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date: 17 August 2019

Abstract and Keywords

This article appears in the Oxford Handbook of Sound and Image in Digital Media edited by Carol Vernallis, Amy Herzog, and John Richardson. With the advent of the Twilight Saga, the teen vampire subgenre has sunk its teeth into the blockbuster film franchise. Its migration into big-budget corporate cinema prompts a negotiation between the Hollywood film industry and the D-quadrant audience of young women and girls. The industry, for its part, has agreed to adopt a protective rather than predatory stance, offering young female viewers a PG-13 fantasy rather than exposing them to representations of sexual violence that “go too far,” are too threatening or age-inappropriate. At the same time, the industry not only acknowledges the existence of female desire, but represents its darker, uncanny dimensions. Newly composed musical scores play a major role in facilitating the experience of the uncanny for viewers without overshooting their tastes and sensibilities. The pop music in the films serves to initiate the audience into the adult music market.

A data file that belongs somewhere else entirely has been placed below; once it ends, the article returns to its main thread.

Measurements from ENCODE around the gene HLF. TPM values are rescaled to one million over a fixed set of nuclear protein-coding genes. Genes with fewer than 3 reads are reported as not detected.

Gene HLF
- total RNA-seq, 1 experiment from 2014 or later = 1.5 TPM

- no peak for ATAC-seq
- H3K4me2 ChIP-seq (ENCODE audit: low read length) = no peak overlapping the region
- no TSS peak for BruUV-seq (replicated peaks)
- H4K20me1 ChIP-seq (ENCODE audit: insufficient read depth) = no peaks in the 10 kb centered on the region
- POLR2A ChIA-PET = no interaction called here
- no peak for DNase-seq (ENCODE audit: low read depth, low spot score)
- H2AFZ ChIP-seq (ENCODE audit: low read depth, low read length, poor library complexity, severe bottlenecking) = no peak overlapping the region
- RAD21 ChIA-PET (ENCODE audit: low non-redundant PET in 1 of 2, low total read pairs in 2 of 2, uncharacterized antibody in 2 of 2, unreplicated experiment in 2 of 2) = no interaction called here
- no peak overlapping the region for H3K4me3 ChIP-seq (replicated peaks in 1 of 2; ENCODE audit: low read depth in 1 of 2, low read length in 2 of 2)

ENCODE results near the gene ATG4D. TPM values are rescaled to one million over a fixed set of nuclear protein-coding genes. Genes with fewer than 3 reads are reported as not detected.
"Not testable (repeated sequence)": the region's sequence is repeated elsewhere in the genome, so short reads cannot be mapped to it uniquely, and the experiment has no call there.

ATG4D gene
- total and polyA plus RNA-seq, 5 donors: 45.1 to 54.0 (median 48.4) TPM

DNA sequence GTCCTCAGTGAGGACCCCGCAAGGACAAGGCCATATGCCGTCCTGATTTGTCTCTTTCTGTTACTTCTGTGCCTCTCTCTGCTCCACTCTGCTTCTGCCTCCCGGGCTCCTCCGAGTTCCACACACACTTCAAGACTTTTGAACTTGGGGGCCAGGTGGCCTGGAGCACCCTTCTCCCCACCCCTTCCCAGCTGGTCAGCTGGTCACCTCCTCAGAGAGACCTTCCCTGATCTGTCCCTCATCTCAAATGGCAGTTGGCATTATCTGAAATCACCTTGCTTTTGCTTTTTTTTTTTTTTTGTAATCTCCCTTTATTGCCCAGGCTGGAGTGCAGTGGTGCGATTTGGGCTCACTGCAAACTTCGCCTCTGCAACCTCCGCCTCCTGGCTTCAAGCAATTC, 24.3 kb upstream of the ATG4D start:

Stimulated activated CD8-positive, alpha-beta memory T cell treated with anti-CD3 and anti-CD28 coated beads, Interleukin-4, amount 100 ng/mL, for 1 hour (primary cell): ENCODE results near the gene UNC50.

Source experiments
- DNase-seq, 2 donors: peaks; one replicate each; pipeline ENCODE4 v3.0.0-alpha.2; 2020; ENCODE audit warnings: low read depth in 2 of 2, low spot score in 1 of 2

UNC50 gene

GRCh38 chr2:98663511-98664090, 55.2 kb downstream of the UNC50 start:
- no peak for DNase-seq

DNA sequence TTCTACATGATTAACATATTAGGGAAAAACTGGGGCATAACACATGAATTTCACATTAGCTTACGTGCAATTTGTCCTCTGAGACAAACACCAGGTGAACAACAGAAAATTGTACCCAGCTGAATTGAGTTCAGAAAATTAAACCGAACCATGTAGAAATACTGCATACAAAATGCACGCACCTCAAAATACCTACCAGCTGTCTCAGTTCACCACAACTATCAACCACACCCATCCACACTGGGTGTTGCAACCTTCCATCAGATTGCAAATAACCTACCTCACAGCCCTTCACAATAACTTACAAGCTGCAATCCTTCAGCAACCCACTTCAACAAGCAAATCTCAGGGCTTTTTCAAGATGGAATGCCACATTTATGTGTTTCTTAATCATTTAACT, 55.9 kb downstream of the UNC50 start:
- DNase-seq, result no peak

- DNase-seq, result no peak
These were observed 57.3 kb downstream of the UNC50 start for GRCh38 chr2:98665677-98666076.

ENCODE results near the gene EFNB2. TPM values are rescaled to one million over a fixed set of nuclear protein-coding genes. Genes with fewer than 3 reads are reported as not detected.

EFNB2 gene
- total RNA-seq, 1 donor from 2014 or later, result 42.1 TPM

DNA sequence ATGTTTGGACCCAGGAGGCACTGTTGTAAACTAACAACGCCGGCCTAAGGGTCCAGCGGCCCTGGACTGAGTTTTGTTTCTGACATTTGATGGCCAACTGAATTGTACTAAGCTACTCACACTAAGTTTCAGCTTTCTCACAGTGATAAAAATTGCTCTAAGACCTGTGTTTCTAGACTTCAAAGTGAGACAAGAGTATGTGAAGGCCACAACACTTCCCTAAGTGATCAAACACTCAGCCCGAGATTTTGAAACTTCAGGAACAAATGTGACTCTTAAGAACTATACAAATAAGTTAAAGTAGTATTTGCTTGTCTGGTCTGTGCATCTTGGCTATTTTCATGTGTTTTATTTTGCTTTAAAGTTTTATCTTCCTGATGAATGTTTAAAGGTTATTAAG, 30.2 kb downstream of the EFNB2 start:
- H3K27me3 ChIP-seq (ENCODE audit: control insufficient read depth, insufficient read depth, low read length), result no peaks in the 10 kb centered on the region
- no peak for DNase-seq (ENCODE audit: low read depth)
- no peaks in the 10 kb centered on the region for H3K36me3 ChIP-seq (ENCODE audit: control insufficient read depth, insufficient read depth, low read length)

Keywords: industry, franchise, blockbuster, audience, horror, coming-of-age, genre, composers, music, soundtrack, score, uncanny, negative emotions

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